I’ve groused about the general lameness of the Rock and Roll Hall of Fame in the past, and still can’t figure out how Tom Petty got in there while progressive rock and metal remain seriously underrepresented, but I have to give credit where it’s due.
I heard today that Lou Reed and Joan Jett are part of the incoming class, and I’m okay with both of those — in fact, I’m surprised Lou wasn’t put in there during his lifetime. The inclusion of the Butterfield Blues Band and SRV are also both well deserved, and I’m glad the 5 Royales made it as an early influence (and a group with a tie to King Records, back in my old Cincinnati stomping grounds.) Green Day’s inclusion? Well, I would have preferred the Dickies, but that’s just me, I guess.
But of course, the one that delights me is the addition of Ringo Starr, who finally catches up to his three bandmates, all of whom had been inducted as solo artists in previous years. When I started to play drums, many years ago, Ringo was the only drummer who really mattered to me. I soaked up his grooves and approach as I learned to play, and I still describe my playing as “Ringo with a bigger kit”.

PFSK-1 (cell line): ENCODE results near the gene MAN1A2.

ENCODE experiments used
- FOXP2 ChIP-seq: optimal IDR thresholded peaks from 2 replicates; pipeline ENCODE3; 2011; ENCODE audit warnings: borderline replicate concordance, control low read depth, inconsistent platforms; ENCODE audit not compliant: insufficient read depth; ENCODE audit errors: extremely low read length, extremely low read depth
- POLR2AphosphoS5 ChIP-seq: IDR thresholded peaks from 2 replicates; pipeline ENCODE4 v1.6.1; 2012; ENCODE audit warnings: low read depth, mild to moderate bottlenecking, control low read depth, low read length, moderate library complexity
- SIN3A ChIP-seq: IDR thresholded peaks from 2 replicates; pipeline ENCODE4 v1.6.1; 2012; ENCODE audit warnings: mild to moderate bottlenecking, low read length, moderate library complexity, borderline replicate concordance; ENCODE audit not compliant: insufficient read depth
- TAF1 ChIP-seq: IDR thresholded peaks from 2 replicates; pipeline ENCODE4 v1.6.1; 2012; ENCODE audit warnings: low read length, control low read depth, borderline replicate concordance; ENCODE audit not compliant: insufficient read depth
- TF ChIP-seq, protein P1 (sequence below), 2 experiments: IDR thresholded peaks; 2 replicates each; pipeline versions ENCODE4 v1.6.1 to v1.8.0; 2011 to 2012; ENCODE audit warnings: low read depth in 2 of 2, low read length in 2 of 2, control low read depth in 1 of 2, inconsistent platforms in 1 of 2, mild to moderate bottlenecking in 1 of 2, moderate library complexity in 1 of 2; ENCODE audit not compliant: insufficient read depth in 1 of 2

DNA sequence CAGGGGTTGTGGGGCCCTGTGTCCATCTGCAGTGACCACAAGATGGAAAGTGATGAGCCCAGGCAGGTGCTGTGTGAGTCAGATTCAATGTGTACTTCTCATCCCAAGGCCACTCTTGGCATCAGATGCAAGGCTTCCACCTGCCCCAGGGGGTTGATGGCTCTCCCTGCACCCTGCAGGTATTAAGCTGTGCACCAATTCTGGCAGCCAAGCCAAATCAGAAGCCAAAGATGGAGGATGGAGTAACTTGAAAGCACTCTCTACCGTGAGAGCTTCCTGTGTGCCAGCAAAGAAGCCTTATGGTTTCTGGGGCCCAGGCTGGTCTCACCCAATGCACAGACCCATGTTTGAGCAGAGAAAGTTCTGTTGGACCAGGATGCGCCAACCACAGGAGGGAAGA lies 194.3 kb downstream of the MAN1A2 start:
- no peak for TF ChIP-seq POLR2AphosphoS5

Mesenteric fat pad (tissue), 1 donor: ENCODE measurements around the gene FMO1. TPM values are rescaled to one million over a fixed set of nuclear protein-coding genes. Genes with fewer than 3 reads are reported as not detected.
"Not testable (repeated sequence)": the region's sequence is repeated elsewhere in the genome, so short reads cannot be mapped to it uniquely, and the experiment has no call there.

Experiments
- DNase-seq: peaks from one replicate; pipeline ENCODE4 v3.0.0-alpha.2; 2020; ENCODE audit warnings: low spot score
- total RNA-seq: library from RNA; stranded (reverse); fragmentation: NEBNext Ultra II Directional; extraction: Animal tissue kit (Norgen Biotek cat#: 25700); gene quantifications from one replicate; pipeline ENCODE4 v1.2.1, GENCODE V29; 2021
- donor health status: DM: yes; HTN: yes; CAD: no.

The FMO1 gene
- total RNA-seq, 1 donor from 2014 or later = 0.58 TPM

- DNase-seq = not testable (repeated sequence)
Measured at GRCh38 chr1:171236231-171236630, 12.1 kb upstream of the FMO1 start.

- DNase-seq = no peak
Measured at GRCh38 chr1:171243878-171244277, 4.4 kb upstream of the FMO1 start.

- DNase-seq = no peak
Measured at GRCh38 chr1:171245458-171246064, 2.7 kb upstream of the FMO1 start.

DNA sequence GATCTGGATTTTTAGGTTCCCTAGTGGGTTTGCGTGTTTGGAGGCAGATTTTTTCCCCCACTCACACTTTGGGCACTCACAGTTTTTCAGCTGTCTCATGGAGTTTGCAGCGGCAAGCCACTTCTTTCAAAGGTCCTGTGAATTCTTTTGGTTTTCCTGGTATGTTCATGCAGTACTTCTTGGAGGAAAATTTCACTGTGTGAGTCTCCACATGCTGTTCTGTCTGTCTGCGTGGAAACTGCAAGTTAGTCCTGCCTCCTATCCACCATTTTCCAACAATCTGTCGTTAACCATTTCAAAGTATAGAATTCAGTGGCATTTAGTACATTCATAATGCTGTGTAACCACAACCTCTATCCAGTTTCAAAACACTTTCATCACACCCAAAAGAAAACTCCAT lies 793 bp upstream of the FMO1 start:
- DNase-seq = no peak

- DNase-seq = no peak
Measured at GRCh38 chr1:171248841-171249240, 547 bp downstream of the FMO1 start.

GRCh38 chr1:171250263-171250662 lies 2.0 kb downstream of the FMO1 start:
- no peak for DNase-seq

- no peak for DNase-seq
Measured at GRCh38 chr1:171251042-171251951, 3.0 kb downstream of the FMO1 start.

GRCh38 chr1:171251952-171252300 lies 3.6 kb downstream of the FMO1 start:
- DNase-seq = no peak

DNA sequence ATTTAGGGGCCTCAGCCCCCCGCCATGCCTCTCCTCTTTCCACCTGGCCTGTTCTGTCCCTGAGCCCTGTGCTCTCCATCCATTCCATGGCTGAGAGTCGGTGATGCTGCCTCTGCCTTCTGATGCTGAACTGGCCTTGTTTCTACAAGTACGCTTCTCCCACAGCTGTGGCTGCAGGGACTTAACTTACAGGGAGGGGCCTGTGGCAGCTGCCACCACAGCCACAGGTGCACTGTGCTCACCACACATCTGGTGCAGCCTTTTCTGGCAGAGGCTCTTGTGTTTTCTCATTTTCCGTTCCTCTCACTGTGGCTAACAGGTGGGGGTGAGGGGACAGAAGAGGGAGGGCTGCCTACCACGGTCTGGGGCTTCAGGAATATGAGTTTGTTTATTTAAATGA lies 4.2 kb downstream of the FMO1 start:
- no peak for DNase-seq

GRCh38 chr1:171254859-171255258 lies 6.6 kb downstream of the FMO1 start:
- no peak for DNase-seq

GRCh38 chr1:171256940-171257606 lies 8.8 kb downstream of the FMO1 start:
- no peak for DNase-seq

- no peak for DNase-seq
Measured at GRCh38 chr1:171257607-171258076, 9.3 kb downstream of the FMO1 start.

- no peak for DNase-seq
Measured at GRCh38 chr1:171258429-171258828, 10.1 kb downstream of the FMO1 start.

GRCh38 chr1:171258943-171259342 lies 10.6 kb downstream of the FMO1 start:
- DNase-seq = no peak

I may have mentioned in the past that the nicest thing I’ve ever heard about my drumming came from a guitarist who said that when I play, he could be lazy, because he could just feel where he was in the song by listening to what I was playing. That’s the difference between being a chopmeister (which I’m not) and a musician (which I try to be), and that’s Ringo’s genius.
But for many years, I had to defend Ringo’s importance as a musician to a lot of people. Interestingly, not many of those people were musicians themselves — generally, they got it, and still get it. I’m glad to see the rest of the world is catching up.
Congratulations, Ringo — it was long overdue. And to the Hall of Fame voters, it was about time. Now, how about Paul Revere & the Raiders, Yes, King Crimson, and Motorhead for next year?